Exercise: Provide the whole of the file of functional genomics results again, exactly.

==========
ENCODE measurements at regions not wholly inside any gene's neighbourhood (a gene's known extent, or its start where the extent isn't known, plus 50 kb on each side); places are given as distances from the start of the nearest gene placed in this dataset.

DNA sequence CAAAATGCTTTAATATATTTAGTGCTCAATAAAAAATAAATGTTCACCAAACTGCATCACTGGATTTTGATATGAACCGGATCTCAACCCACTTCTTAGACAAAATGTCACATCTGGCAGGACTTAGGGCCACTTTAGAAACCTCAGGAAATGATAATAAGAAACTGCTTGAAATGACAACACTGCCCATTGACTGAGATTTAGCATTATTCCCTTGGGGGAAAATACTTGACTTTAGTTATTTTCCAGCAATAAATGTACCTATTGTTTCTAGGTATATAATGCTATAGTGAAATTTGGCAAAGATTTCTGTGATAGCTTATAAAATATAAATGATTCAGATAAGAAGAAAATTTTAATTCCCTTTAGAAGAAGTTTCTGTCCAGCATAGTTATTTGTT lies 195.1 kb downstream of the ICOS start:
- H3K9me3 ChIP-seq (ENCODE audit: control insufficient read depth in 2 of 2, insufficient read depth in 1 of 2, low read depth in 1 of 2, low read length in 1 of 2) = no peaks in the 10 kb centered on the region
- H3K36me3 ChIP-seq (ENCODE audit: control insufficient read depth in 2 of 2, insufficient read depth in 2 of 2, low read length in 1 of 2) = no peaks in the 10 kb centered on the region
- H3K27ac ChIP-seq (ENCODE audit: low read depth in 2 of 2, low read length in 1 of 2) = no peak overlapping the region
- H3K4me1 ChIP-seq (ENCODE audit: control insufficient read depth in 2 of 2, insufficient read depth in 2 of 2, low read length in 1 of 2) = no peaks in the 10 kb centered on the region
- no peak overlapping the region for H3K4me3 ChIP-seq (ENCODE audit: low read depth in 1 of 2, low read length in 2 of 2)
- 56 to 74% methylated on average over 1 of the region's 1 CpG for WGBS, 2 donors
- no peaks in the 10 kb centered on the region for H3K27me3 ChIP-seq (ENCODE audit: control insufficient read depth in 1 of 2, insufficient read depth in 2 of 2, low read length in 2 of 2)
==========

ENCODE measurements at regions not wholly inside any gene's neighbourhood (a gene's known extent, or its start where the extent isn't known, plus 50 kb on each side); places are given as distances from the start of the nearest gene placed in this dataset.

DNA sequence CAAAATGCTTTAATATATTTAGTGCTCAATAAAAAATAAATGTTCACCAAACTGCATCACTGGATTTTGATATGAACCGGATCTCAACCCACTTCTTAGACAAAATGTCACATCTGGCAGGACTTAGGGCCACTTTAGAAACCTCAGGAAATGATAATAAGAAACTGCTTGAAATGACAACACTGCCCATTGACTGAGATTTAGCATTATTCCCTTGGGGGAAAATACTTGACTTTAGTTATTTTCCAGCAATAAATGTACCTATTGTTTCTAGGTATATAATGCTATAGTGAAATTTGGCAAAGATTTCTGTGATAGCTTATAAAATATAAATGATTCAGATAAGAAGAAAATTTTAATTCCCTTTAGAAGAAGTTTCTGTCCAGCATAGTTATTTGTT lies 195.1 kb downstream of the ICOS start:
- H3K9me3 ChIP-seq (ENCODE audit: control insufficient read depth in 2 of 2, insufficient read depth in 1 of 2, low read depth in 1 of 2, low read length in 1 of 2) = no peaks in the 10 kb centered on the region
- H3K36me3 ChIP-seq (ENCODE audit: control insufficient read depth in 2 of 2, insufficient read depth in 2 of 2, low read length in 1 of 2) = no peaks in the 10 kb centered on the region
- H3K27ac ChIP-seq (ENCODE audit: low read depth in 2 of 2, low read length in 1 of 2) = no peak overlapping the region
- H3K4me1 ChIP-seq (ENCODE audit: control insufficient read depth in 2 of 2, insufficient read depth in 2 of 2, low read length in 1 of 2) = no peaks in the 10 kb centered on the region
- no peak overlapping the region for H3K4me3 ChIP-seq (ENCODE audit: low read depth in 1 of 2, low read length in 2 of 2)
- 56 to 74% methylated on average over 1 of the region's 1 CpG for WGBS, 2 donors
- no peaks in the 10 kb centered on the region for H3K27me3 ChIP-seq (ENCODE audit: control insufficient read depth in 1 of 2, insufficient read depth in 2 of 2, low read length in 2 of 2)